In Romans 3 we see Paul speaking to a group of Jews that began to think that God's faithfulness was equivalent to Him upholding the nation of Israel. That began to translate into "we are the most important people in the world." This is a man-centered view of God and it ignores a variety of God's character traits like His judgment, wrath, and righteousness. This can lead us to completely miss our need for a Savior. In what ways do you see this happening today in our culture and in what ways are you guilty of this in your own life?
The message pointed out that this passage could be removed from Romans and Paul's point would still be made. But he adds this point to address a very specific issue that he knew some of this letter's recipients would question. He goes out of his way to speak to his audience. This is an important principle for us to follow! Are you willing to do the hard work of understanding the objections of other people (ages, people groups, races, denominations, anyone who doesn't think identically to you)? Are you willing to learn their language and speak Gospel truths to them? What does this look like practically in your everyday life?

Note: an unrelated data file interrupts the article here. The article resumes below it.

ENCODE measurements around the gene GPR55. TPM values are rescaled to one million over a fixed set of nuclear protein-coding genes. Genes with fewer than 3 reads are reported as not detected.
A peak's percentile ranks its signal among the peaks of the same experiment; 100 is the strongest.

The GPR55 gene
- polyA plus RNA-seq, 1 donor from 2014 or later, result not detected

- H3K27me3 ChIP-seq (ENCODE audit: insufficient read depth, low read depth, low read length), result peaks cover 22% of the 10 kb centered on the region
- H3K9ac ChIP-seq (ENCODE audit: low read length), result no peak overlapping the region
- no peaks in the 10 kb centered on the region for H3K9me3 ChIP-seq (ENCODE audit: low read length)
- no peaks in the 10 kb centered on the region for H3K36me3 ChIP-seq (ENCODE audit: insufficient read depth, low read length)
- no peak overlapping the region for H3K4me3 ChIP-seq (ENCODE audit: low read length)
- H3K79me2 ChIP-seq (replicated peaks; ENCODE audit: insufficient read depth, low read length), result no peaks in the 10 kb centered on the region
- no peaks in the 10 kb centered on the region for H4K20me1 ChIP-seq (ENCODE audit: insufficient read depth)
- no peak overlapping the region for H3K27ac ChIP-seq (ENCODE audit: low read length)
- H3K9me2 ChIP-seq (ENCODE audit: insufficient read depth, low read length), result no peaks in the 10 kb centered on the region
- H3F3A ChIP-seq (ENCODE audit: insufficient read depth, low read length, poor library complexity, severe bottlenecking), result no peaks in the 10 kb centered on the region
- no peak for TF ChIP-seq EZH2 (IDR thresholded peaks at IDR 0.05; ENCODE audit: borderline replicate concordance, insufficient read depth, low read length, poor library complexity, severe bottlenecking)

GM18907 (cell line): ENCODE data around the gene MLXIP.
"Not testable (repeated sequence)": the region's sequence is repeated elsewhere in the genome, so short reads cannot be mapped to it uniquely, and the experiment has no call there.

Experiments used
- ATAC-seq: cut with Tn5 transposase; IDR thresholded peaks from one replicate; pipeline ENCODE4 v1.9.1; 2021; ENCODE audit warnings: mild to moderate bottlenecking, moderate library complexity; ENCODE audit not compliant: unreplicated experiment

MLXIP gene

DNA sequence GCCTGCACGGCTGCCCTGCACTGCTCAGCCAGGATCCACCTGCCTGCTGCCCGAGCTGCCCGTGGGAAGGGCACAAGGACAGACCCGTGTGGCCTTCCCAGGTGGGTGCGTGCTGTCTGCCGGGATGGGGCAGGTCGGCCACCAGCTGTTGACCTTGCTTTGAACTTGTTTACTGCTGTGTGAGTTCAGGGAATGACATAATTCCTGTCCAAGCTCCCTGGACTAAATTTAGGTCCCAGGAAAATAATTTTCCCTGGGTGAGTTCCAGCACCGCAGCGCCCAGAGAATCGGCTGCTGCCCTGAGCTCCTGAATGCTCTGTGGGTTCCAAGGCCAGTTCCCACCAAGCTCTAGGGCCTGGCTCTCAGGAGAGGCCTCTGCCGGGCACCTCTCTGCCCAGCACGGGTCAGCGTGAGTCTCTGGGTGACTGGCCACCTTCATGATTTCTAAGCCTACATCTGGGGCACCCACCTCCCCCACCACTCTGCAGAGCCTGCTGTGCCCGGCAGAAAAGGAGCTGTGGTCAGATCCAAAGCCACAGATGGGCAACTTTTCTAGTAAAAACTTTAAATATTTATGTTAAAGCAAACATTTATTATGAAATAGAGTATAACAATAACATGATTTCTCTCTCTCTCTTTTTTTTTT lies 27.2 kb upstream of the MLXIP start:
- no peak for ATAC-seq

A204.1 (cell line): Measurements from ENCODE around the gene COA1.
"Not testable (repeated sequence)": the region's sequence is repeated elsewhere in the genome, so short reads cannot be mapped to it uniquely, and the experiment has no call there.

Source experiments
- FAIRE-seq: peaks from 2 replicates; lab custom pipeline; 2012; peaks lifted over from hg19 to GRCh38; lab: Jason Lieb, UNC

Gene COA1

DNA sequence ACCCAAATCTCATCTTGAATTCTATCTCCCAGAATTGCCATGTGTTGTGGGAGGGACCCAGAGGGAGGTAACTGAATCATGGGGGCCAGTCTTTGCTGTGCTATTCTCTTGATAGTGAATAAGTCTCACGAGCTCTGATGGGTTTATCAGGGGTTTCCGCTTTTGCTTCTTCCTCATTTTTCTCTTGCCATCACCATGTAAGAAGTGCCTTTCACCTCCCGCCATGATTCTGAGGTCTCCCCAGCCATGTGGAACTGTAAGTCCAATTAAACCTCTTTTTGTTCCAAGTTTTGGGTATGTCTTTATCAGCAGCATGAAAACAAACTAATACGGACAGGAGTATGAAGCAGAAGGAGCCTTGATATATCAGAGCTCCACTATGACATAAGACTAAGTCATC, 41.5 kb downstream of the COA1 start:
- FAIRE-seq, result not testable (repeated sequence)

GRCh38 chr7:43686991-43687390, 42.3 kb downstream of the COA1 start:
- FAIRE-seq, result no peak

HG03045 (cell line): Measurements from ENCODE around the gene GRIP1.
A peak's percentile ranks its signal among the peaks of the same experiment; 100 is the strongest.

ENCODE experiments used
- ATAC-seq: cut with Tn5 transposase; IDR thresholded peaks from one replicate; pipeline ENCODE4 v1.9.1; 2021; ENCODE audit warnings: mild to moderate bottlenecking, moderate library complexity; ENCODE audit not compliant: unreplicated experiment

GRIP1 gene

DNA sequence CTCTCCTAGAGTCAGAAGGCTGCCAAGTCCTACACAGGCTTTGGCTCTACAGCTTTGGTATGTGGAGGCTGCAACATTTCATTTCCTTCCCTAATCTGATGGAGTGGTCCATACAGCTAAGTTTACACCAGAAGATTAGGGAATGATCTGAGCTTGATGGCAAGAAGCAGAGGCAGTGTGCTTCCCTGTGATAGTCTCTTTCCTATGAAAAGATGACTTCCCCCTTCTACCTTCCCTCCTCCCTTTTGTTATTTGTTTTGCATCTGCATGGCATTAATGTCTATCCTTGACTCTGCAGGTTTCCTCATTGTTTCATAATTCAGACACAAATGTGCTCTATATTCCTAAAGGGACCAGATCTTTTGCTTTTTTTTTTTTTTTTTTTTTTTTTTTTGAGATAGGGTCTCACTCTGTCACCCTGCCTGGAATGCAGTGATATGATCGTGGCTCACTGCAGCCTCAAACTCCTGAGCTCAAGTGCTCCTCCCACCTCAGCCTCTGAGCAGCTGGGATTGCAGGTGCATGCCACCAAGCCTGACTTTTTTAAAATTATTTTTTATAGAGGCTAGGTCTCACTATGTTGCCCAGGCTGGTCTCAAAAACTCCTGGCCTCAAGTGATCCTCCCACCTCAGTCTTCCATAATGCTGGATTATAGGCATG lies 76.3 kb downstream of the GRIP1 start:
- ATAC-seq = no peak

The message talked about some believers having a false sense of security (whether Jews in the first century or Christians today). As believers, we aren't called to a life of complacency and solitude. Instead we're called to live in community, bear fruit, and finish the race (James 2:26, 2 Timothy 4:7). Do you simply fall back to your promise of eternal security or are you actively fighting the good fight? Is being a follower of Christ an active, daily pursuit, or a prayer that you said once?